Eur. J. Entomol. 103 (4): 779-786, 2006 | DOI: 10.14411/eje.2006.106

Western flower thrips (Thysanoptera: Thripidae) preference for thrips-damaged leaves over fresh leaves enables uptake of symbiotic gut bacteria

Egbert J. DE VRIES1, Rutger A. VOS2, Gerrit JACOBS1, Hans A.J. BREEUWER1
1 Institute for Biodiversity and Ecosystem Dynamics, University of Amsterdam, Kruislaan 320, 1098 SM Amsterdam, The Netherlands; e-mail: vries@science.uva.nl
2 Simon Fraser University, Biology, TH60B 8888 University drive, Burnaby, British Columbia V5A 1S6, Canada

To understand the evolution of insect gut symbionts it is important to determine how they are passed on to the next generation. We studied this process in Erwinia species bacteria that inhabit the gut of western flower thrips, Frankliniella occidentalis (Pergande) (Thysanoptera: Thripidae). This is a polyphagous herbivore and a world-wide pest in agricultural crops. With bacteria in the gut, the thrips larval development time can be shorter and its oviposition rate higher compared to bacteria-free thrips. Bacteria are not directly transmitted from mother to offspring, but larvae acquire bacteria from the leaves right after they hatch. These gut bacteria are present on the leaves on feeding sites used by other thrips before the larvae arrive, probably because these other thrips have deposited bacteria via faeces or regurgitation. In this study we addressed the question whether the transmission route of symbiotic bacteria influences the thrips feeding behaviour, and determined the feeding and oviposition preference of thrips, by giving them a choice between leaves with and leaves without prior grazing by other western flower thrips. This was studied for thrips with and thrips without gut bacteria. Young larvae prefer to feed on leaves that where grazed before by other thrips and females prefer to oviposit on these grazed leaves. These results are in contradiction to earlier studies that have found that thrips larvae fitness is lower on thrips damaged plants than on clean plants. This behaviour does however promote the establishment of gut bacteria in the thrips. The factors determining the preference for thrips-damaged leaves may be the physical leaf damage or odours that are produced by the plant, the bacteria or both.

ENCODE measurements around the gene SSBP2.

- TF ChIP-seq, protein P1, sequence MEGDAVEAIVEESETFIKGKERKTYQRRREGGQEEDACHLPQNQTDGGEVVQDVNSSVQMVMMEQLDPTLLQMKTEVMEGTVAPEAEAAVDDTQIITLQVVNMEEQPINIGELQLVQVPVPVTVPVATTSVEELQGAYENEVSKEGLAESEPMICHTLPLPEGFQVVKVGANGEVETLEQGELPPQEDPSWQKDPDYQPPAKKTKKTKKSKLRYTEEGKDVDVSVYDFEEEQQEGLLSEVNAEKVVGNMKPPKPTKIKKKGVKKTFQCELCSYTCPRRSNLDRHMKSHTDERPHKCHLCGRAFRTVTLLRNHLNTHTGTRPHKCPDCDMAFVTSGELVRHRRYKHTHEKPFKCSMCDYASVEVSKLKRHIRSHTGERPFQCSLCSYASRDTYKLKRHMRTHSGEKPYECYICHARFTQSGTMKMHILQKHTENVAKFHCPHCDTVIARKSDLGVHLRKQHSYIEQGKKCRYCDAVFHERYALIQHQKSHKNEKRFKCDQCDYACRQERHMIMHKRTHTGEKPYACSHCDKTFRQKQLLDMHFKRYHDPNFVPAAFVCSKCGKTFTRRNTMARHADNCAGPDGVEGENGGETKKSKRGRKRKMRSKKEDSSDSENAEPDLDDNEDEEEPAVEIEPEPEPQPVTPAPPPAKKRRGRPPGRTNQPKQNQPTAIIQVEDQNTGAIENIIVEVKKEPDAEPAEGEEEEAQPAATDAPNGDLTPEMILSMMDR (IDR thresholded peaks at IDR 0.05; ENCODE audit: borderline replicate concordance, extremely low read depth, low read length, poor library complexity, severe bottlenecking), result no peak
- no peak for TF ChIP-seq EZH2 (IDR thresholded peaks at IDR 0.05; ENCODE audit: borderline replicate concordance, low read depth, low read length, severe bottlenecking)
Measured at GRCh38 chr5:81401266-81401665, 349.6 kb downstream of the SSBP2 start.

Keywords: Oviposition preference, feeding preference, host plant selection, symbiosis, mutualism, Frankliniella occidentalis, Erwinia species

Received: December 23, 2005; Accepted: July 27, 2006; Published: October 2, 2006

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